Family Filmgoer reviews ‘From Up On Poppy Hill’ and ‘Jurassic Park 3D’

6 and older

THE CROODS (PG). Kids 6 and older will care about what happens to the paleolithic family in “The Croods.” Patriarch Grug and his family hide inside their gloomy cave until dad gives the all-clear. Ugga is Grug’s understanding wife; Gran is his cranky mother-in-law; Thunk is his very obedient son; and Eep is his disobedient teenage daughter. Eep longs to leave the cave and explore. One night, she sneaks out and meets Guy, who warns her that the end of the world is coming. When the world really does seem to be exploding, Eep calls Guy back, and it’s a battle of wills between him and the older Grug over how to protect the family.

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THE BOTTOM LINE: The Croods manage to survive all the calamities, so kids younger than 6 can be reassured. Seeing the film in 2-D would be less intense.

10 and older

FROM UP ON POPPY HILL (PG). Kids who love animation and are open to non-Hollywood films will be charmed by the hand-drawn look, exotic locale and poignant teen love story of this film from Japan’s fabled Studio Ghibli. It is 1963, and a girl named Umi lives with her grandmother, sister and several boarders. She meets a boy named Shun and helps him and his friends clean a clubhouse where the boys follow many intellectual pursuits. But the grown-ups want to tear it down. In the middle of all this, Umi and Shun, who are chastely falling in love, learn of something that could keep them apart.

THE BOTTOM LINE: Both Umi and Shun have experienced loss, and both have grown up around adults with sad memories. SPOILER ALERT: There is a delicately treated mystery, which implies that Umi and Shun might be brother and sister. This would kill their romance, but the mystery ends happily.

PG-13

TYLER PERRY’S TEMPTATION: CONFESSIONS OF A MARRIAGE COUNSELOR. If they’re already fans of Tyler Perry’s brand of moralistic storytelling — quite separate from his semi-raunchy “Madea” comedies — high-schoolers may find meaning in this glitzy-but-grim tale. Middle-schoolers may not be ready for its adult themes. Young couple Judith and Brice move to the big city. Brice is a pharmacist and Judith works for an upscale matchmaker. Judith cheats on Brice, betrays her faith and suffers the consequences. It’s a tale as old as the Bible, but Perry turns it into a pop parable.

THE BOTTOM LINE: Judith’s infidelity is strongly implied in steamy kisses, but all sexual situations are stylized, non-explicit and out-of-focus or camouflaged. Characters drink and, it is implied, use cocaine. Some talk about being HIV-positive. Spousal abuse is discussed. The movie includes brief, non-lethal violence.

JURASSIC PARK 3D. Twenty years later, director Steven Spielberg invites audiences back to “Jurassic Park,” where a pristine 3-D Imax conversion helps the dinosaur residents pop on the screen . . . and sometimes off of it. Sam Neill, Laura Dern and Jeff Goldblum play skeptical scientists recruited to inspect a cutting-edge amusement park created by the entrepreneurial John Hammond (Richard Attenborough). Everything that can go wrong does, of course, leading to one of the most exciting and entertaining popcorn blockbusters on Spielberg’s impressive resume.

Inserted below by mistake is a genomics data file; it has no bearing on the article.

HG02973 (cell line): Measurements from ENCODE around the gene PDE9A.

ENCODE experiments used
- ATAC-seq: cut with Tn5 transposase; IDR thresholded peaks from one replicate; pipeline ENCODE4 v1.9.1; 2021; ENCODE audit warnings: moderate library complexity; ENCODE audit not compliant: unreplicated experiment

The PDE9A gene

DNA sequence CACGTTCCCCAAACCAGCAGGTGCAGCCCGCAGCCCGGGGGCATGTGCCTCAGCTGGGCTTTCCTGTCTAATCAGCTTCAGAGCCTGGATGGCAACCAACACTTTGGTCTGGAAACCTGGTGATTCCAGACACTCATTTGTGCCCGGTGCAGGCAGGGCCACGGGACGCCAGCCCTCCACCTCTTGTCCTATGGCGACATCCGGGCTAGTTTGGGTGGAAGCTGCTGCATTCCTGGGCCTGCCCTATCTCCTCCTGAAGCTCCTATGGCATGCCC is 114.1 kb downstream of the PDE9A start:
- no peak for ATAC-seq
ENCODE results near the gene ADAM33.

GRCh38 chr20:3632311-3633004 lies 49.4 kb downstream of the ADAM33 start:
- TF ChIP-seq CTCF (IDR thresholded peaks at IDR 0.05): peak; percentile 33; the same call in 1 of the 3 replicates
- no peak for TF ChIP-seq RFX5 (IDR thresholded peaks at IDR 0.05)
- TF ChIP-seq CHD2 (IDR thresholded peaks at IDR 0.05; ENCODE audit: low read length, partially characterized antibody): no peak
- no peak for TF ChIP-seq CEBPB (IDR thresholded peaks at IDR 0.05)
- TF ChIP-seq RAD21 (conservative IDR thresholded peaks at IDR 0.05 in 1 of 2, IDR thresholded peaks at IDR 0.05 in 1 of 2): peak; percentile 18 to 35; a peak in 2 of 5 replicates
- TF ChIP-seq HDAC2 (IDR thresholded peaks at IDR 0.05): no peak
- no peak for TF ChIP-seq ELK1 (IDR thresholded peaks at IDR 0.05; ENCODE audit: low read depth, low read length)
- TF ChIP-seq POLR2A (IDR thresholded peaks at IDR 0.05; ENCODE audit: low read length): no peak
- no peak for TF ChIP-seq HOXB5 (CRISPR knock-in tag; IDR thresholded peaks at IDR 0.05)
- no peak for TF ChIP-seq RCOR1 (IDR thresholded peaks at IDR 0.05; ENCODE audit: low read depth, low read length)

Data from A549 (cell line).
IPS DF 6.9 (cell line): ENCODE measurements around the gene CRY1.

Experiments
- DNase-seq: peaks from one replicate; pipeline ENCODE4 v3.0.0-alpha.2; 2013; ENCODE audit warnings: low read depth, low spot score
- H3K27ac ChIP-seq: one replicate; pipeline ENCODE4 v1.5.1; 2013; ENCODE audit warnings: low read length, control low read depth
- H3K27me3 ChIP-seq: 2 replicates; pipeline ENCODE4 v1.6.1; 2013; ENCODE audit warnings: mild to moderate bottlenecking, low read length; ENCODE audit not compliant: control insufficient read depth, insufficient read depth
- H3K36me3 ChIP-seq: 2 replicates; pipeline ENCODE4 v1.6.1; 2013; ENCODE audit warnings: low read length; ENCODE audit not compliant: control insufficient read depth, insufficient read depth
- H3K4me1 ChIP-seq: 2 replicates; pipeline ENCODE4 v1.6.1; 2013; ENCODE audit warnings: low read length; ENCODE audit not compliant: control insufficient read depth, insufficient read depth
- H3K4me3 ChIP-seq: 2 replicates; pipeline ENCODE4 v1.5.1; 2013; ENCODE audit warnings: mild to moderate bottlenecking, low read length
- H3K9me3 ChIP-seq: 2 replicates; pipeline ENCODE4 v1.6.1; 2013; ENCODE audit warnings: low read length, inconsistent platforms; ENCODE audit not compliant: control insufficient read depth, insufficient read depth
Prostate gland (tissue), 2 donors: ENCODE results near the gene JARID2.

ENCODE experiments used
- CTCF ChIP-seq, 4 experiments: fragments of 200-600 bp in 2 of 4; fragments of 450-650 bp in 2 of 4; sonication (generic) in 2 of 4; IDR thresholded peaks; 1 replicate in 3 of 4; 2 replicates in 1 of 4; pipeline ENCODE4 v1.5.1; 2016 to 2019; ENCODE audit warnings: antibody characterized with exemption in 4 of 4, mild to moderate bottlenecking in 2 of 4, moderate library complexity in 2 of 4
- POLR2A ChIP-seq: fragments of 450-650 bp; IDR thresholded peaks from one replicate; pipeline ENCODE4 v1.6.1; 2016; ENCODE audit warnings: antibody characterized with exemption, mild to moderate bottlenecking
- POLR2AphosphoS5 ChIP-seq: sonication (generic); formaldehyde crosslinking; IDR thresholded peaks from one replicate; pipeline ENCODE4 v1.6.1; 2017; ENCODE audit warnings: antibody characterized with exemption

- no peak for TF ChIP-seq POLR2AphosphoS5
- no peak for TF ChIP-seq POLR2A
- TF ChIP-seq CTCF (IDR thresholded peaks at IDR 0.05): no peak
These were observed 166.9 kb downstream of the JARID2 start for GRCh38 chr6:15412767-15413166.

THE BOTTOM LINE: Parents amazed by Spielberg’s digital creations back in 1993 likely will be eager to share these thrills with their kids. And for the most part, “Jurassic Park” is a safe ride. Curse words are minimal, the scientific discussions are dry and the T-rex looks surprisingly realistic. And Spielberg wisely made two children his film’s heroes, helping “Jurassic Park” stay accessible to most youngsters.

G.I. JOE: RETALIATION. Teen fans of over-the-top action movies will get a charge from this follow-up to 2009’s “G.I. Joe: The Rise of Cobra.” On a mission in Pakistan, the G.I. Joes unit comes under attack. They’ve been set up, accused of treason and discredited back home. We learn that’s because the U.S. president is not who he seems to be and the evil Cobra organization is on its way to achieving world domination.

THE BOTTOM LINE: The mayhem hinges largely on high-tech firepower and ninja fighting. Injuries are rarely depicted graphically, but we do see dead fighters. One scene implies that torture is about to take place. The script includes mild sexual innuendo and vaguely implied semi-nudity, as well as rare mild profanity.

R

THE PLACE BEYOND THE PINES. High-schoolers who are fans of actor Ryan Gosling will be in heaven, at least while he’s in the film. But that’s just the first act of this turgid story. The film’s themes are too mature for most middle-schoolers. Luke (Gosling) is a biker dude who learns that a woman from a one-night stand is pregnant and, a year later, sees the child and decides he’s going to be a father. But he starts robbing banks, and the story shifts to a rookie cop (Bradley Cooper) who is not a man of strong moral fiber. Eventually, the two men’s sons meet, and the contentious relationship between the boys seems to carry on the sins of the fathers.

THE BOTTOM LINE: There are several brief, but intense, scenes of violence, some of it involving lethal gunfire. Certain characters, including teens, drink, smoke and use drugs and use strong profanity. There is a brief, crude misogynist remark. Issues of depression, betrayal and corruption figure throughout.

Horwitz is a freelance writer. Read her previous reviews at On Parenting. Freelance movie critic Sean O’Connell contributed to this story.

 
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